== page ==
Advertisement

HindustanTimes Fri,19 Sep 2014

Web Service Reviews

Advertisement
Google says 'forgetting' isn't easy, as requests mount
AFP
San Francisco, August 01, 2014
First Published: 10:22 IST(1/8/2014)
Last Updated: 10:25 IST(1/8/2014)
Google on Thursday told European officials that forgetting isn't easy, especially when details are few and guidelines are murky regarding when personal privacy trumps public interest.
   
The world's leading Internet search engine said that as of July 18 it had received more than 91,000 requests to delete a combined total of 328,000 links under Europe's "right to be forgotten" ruling.
   
The most requests came from France and Germany, with approximately 17,500 and 16,500 respectively, according to a copy of a letter Google global privacy counsel Peter Fleischer sent to an EU data protection committee.
   
Another 12,000 removal requests came from Britain, 8,000 from Spain, and 7,500 from Italy.
   
Google said that 53 % of the links targeted were removed.
   
But the California-based Internet titan said it is challenged by having to rely on those making removal requests for information needed to put them in perspective.
   
"Some requests turn out to be made with false and inaccurate information," Fleischer said in the letter.
   
"Even if requesters provide us with accurate information, they understandably may avoid presenting facts that are not in their favor."
   
For example, a person requesting the removal of links to information about a crime committed as a teenager may omit that he or she was convicted of similar crimes as an adult, or that he or she is a politician running for office.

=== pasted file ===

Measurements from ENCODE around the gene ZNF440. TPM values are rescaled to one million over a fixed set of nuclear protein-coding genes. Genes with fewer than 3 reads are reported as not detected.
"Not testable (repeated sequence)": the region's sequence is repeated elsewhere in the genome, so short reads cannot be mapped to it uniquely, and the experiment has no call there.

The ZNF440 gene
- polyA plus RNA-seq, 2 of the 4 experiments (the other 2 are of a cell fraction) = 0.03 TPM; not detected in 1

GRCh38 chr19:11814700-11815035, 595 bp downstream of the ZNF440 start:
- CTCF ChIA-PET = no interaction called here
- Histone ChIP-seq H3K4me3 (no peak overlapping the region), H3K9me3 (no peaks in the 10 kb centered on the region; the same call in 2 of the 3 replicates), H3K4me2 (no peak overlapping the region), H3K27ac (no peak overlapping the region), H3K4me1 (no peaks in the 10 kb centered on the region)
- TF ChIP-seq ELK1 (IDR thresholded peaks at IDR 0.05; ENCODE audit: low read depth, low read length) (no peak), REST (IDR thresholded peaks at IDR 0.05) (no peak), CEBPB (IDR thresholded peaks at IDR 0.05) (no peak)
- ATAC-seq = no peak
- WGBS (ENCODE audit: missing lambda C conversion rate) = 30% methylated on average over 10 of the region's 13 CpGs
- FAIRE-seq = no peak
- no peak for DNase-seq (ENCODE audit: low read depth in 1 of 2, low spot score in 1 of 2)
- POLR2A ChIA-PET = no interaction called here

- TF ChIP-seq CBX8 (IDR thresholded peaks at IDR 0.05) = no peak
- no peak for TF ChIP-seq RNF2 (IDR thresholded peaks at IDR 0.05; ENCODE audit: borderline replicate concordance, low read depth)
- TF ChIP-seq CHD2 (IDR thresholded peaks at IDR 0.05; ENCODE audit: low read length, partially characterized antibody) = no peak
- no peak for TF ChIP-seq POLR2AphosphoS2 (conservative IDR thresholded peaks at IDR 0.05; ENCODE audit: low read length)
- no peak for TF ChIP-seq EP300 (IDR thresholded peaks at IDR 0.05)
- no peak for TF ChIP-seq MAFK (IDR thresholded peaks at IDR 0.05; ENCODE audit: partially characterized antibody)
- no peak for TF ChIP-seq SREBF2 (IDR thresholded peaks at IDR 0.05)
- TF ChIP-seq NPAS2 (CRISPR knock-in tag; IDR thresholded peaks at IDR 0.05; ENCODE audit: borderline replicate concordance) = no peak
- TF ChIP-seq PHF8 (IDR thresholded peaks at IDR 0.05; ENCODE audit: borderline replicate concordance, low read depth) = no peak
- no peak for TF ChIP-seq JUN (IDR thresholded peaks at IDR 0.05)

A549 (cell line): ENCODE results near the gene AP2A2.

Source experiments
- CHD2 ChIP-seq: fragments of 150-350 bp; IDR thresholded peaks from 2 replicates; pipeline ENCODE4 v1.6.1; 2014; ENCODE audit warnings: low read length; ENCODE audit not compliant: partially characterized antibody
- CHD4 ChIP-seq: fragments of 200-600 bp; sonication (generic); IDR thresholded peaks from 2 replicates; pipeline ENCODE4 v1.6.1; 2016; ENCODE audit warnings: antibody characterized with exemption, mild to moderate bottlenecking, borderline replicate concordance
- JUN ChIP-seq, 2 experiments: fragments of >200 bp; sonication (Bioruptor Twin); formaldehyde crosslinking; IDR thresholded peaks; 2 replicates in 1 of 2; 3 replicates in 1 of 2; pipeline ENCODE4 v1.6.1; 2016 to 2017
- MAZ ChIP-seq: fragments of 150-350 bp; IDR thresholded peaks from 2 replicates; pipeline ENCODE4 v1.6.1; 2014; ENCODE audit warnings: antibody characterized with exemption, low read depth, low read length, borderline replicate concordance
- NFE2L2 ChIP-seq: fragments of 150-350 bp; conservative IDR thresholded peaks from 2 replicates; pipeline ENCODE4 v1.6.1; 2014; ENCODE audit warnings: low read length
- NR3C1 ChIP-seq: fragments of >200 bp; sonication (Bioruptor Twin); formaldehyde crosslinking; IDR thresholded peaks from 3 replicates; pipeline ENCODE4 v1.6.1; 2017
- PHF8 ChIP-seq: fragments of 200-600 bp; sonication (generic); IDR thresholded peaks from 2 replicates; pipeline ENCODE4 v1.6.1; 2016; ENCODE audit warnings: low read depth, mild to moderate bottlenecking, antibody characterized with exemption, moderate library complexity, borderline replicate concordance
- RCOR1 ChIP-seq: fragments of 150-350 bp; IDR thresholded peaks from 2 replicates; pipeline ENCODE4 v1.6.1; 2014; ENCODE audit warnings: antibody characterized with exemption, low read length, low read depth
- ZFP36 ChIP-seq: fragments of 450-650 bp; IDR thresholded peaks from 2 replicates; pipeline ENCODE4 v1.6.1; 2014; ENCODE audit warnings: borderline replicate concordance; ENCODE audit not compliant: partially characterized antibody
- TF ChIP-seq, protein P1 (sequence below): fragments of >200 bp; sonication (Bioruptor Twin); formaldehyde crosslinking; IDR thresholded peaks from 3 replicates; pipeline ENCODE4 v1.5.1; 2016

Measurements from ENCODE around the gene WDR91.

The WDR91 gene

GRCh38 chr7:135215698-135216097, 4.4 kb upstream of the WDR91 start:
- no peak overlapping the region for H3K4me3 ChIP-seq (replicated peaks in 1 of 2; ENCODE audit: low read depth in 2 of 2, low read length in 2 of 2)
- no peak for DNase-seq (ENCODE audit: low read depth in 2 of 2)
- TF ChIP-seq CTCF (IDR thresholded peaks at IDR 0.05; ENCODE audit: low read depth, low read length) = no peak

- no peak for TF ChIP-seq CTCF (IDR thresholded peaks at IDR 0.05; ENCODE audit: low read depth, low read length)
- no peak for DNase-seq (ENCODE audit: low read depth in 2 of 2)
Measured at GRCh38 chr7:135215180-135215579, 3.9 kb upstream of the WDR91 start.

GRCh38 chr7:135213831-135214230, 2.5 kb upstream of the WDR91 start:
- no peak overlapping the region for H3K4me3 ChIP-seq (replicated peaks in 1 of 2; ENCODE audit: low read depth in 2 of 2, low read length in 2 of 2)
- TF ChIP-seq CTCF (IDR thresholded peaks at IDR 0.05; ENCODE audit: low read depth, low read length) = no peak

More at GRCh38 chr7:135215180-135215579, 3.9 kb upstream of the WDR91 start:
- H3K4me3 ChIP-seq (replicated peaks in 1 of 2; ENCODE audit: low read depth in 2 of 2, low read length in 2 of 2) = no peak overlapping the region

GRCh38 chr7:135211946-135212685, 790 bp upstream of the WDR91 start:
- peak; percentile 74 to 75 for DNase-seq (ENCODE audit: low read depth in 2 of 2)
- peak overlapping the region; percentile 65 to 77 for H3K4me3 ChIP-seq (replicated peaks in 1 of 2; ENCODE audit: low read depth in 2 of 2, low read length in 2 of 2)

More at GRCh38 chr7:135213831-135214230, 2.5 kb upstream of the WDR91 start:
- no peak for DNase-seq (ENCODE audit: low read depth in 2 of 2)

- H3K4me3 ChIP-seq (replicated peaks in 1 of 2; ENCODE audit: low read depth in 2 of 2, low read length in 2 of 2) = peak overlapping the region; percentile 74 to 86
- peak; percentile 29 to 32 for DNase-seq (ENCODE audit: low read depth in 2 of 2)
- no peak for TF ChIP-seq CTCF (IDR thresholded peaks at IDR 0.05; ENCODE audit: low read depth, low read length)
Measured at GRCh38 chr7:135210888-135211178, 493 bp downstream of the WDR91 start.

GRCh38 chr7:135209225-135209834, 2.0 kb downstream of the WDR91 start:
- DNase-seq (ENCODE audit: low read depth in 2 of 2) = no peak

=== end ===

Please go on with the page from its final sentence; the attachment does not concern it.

Other requests might target a link to information about another person who happens to have the same name.
   
The 13-page letter contained replies to a questions from a meeting last week between several Internet search services and the group of EU data protection regulators.
   
Google took the opportunity to ask for input on how it should differentiate what is in the public interest and what isn't, and whether information posted online by governments can be "forgotten" at someone's request.
   
Google has been working to balance freedom of information with privacy rights in the wake of the May ruling by the European Court of Justice.
   
The court said individuals have the right to have links to information about them deleted from searches in certain circumstances, such as if the data is outdated or inaccurate.
   
European news organizations have opened fire on Google for removing links to stories from search results in the name of adhering to the court order.
   
The links remain visible on Google.com, the US version of the site, and the restrictions only appear to relate to certain search terms, typically people's names.

comment Note: By posting your comments here you agree to the terms and conditions of www.hindustantimes.com
blog comments powered by Disqus
Advertisement
DayZ
Cult hit 'DayZ' achieves Steam release
In this zombie game par excellence, the greatest threat is not the undead horde but other players trying to stay alive.
Mobile
Mailbox app now compatible with Yahoo! Mail and iCloud
Previously available only for use with Gmail accounts, the third-party mobile email app Mailbox is now also compatible with Yahoo! Mail and iCloud.
more »
Advertisement
Advertisement
Advertisement
Copyright © 2014 HT Media Limited. All Rights Reserved